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  1. #1

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    Just when you think you have it all under control...

    Your plane tells you otherwise.

    Plane: Lets see what can I do to really make my pilot cringe....

    Today I flew my Dewey with a smaller prop on the DLE20, I put a 15X6 on it, and while I had less thrust, It still seemed to work OK, needed higher RPMs to fly it as before with the 16X8, and the max RPMs were 9200, so not too bad, however, Inoticed the plane felt a little off, it wasn't responding to the controls like it did before, Ionly had something like 4-5 flights on it, and it was pretty predictable, but not today. Ihad done a flight line pass downwind, about 50' up, and was going to do a turn around and bring it in for a landing since it just didn't feel right, and as I pulled up to get a little altitude it pitched up and started to roll, I corrected the roll and tried to level out, gave it a bit more throttle to prevent a stall and it really started to roll and yaw, and got really goofy, so I chopped throttle and tried to straighten it out, had it heading back my way, then the nose dropped, gave it a bit of throttle, it veered and started to roll, chopped throttle and tried to keep it level as long as I could but I just didnt have even sky, plowed the field with it. Ifound it in the corn field nose slightly to the north west, last I saw it was heading southwest. The wing was still attached, but the back struts had broken off, and the landing gear had sheared off. It landed level though, no part of the wings hit dirt.

    Plane is easily repaired, a couple hours, a sheet of 3/16" balsa, some epoxy and new covering and it will be good to go. So post crash forensics has found the pushrod for the rudder had come apart, I had lost all rudder control and since the part that had come off was near the servo, the long pushrod was acting as an anchor, when the rudder moved to one side, it stayed there. When I applied aileron, the force of rolling must have forced the rudder to the other side and stuck, until I tried to correct, so basically the rudder was swinging back and forth every time I tried to level out. If I had enough altitude, I might have been able to get it down, but cross winds were picking up, and without rudder, the landing may have been even worse than what it was.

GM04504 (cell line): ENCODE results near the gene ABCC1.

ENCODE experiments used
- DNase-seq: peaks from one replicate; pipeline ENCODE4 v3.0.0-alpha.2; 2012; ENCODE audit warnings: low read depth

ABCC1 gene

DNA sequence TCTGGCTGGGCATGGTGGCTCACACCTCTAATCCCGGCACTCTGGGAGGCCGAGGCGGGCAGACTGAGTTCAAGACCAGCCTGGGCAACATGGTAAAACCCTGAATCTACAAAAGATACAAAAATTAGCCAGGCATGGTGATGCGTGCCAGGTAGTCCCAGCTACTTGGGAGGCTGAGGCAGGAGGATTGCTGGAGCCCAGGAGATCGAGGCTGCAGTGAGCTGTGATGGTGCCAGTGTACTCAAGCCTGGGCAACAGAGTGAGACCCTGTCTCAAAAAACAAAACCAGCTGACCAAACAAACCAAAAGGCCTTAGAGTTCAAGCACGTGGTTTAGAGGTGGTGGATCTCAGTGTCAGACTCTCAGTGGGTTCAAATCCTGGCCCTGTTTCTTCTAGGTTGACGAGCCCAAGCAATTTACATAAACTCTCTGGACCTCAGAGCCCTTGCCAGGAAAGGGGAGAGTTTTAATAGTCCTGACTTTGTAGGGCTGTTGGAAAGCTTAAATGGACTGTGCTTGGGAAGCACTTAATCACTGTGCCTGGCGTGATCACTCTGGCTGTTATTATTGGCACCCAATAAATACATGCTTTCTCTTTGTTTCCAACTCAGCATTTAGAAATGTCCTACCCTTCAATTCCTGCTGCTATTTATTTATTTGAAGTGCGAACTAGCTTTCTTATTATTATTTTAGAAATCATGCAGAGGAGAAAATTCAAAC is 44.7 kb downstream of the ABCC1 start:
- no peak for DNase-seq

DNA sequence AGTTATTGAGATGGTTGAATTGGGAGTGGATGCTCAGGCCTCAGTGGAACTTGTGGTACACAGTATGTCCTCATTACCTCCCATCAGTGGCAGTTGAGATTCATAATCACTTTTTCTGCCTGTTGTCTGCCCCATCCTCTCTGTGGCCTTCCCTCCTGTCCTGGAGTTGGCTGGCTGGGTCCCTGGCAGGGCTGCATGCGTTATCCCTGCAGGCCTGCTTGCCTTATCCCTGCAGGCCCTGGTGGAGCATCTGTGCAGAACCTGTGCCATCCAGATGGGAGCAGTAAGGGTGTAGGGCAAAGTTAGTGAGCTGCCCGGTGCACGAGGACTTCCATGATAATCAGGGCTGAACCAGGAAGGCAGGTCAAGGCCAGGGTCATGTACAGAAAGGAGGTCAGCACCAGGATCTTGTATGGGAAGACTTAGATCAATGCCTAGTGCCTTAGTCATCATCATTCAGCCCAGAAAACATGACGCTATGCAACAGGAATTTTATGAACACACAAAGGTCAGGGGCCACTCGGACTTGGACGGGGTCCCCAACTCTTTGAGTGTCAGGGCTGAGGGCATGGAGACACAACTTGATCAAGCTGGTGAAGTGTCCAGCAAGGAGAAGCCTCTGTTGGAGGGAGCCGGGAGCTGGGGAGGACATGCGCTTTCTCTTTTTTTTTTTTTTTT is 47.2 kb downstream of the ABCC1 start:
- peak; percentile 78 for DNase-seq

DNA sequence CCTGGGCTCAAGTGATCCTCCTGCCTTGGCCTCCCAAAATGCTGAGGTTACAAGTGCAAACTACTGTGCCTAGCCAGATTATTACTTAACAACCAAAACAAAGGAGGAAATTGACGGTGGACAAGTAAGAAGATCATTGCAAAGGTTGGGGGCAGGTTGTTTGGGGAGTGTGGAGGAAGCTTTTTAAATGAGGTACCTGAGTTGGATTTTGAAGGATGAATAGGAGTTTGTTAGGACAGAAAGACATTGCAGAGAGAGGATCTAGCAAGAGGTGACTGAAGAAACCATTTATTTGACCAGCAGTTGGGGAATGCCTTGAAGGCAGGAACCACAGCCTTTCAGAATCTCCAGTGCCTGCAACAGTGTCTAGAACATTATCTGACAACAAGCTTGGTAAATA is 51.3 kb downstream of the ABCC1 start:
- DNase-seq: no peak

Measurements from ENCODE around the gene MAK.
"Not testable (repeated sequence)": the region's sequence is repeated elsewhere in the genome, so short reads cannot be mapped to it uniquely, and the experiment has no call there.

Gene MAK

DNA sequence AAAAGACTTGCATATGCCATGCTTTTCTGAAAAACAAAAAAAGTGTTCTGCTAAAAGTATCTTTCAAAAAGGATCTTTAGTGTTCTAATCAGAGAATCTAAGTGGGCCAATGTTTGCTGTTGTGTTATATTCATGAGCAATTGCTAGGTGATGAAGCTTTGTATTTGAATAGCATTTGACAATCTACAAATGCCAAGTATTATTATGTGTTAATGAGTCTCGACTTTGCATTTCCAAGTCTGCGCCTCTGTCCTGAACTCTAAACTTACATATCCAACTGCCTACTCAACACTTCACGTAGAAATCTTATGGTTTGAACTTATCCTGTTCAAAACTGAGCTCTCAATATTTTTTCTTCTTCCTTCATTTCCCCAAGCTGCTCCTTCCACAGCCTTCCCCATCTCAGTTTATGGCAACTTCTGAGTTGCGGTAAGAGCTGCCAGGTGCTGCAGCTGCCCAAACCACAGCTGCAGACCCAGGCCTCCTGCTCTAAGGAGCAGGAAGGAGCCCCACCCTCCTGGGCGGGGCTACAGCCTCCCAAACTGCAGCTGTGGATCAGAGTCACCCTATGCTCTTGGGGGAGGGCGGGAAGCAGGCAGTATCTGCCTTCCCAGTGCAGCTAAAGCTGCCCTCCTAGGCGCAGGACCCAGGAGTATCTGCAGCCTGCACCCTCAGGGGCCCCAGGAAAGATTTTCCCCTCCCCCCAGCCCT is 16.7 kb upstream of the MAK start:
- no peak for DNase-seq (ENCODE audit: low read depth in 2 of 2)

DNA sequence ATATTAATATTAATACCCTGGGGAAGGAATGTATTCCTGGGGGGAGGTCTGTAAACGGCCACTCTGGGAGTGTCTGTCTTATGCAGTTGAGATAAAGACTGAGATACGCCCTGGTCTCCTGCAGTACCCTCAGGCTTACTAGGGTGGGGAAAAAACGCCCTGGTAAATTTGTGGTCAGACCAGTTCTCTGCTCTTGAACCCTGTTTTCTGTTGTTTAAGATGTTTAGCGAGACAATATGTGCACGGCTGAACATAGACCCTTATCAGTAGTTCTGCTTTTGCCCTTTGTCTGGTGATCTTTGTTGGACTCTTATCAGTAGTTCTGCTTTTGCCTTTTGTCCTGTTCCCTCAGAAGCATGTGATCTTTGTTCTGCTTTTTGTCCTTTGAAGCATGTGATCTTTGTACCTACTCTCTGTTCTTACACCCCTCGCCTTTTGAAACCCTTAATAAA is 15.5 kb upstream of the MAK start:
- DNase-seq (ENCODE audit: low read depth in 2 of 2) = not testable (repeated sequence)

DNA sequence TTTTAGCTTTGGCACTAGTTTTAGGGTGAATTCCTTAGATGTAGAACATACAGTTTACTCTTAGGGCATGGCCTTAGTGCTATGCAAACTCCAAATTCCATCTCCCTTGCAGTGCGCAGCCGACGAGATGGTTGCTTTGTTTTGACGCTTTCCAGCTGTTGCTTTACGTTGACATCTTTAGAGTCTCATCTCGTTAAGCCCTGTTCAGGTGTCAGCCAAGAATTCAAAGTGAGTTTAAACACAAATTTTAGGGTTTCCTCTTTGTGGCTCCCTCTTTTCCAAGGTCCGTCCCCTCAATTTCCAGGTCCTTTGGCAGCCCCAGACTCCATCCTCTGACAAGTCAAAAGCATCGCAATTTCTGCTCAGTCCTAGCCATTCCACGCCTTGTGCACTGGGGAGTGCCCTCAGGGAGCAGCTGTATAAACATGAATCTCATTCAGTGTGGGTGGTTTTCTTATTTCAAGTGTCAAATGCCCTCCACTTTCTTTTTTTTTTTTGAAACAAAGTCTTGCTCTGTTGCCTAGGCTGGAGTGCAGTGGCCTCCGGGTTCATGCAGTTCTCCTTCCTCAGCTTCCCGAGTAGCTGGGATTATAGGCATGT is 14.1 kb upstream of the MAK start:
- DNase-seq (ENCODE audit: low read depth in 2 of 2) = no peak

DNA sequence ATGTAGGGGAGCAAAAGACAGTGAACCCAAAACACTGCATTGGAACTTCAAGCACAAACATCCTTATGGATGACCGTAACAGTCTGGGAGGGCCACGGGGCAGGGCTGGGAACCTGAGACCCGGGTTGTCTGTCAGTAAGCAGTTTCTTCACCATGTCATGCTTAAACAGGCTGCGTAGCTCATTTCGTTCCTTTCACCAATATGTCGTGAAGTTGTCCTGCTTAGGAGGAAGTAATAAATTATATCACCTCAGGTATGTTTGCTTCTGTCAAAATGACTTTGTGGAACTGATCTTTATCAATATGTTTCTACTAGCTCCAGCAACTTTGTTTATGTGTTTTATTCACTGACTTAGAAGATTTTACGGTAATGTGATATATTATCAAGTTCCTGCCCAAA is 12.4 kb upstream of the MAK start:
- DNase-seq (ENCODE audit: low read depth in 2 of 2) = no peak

The pushrods are aluminum tubes with the wire rod bent at a 90* and the end stuck through a hole, then a plastic bullet is glued in to secure it, this is the piece that failed, separated, and fell out of the tube. Ithink the DLE 20 may have contributed to the failure due to its enormous torque and vibrations. Too much engine for the plane. Going to replace it with a Magnum .91 FS.

    Ihad given some thought to redesigning the plane, making it maybe a mid wing instead of a parasol plane, but the wing and fuse are not damaged enough to warrant a makeover. The piece that holds the gear can be glued back in, along with most of the pieces of balsa skin that coverd it. Straighten out the wires that support the wing, and shoot some epoxy down inside to secure them where they came loose, replace both pushrods with something less likely to come apart, and the fuse is fixed.

    The wing busted at the back where the hold downs for the rear struts attach to the ribs, and the trailing edge busted off to #2 ribs, so 3/16" planks and some epoxy and they will be secured, then some new covering and the plane will be whole again.

    Worst part about the whole ordeal, Ibusted my brand new prop.
    Since I am going to put a FS glow on it, I removed the second battery pack, ignition, opto kill, and fuel tank. Ihave a regular tank for glow for it and will put that in,and probably have to relocate the throttle linkage for the new motor. Maybe with it being a little less nose heavy and with the right prop, it might just fly better. That DLE fit fine, but it is just too much power for this plane. It flew OK with a 16X8, but landings sucked, if you didn't time flaring just right, the prop hit the ground.
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  2. #2
    WaffleMan's Avatar
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    RE: Just when you think you have it all under control...

    I was flying my little throw around speedster electric 3D plane on steriods to the point it is so fast, that when you snap roll, you think  the plane will literally snap in half under the stress, and I was fly like I normally do, which is extreme, and I pulled up into verticle, and the battery flys out.. No control, no power, and a completely stalled out airframe. Lets just say there wasn't a rebuild. Lucky for me, the LHS had two of them, despite the fact they are discontinued. 
    Trees have a tendancy to grow a few feet when airplanes try to fly over them.

  3. #3

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    RE: Just when you think you have it all under control...

    The Dewey is Theoretically a 1.20 sized plane, but in reality, I think 91 is the most it can handle.  I need to find another plane that can handle this gas motor until I get my Mustang finished. I have less than a gallon of gas run through it, and it takes several before its fully broke in.

    I'm starting to lean towards a really big un scale like plane that likes 3/4 throttle runs.  The dewey just couldnt take going that fast. That darn thing would yaw to the left when the throttle was pushed up.

    I have a 91 magnum on the way for it, so next week I will see if that helps make it more of the type of plane it should be, slow and floaty.  Its too heavy to float, and sank like a rock when the throttle was cut.  Part of the reason it came down so hard.
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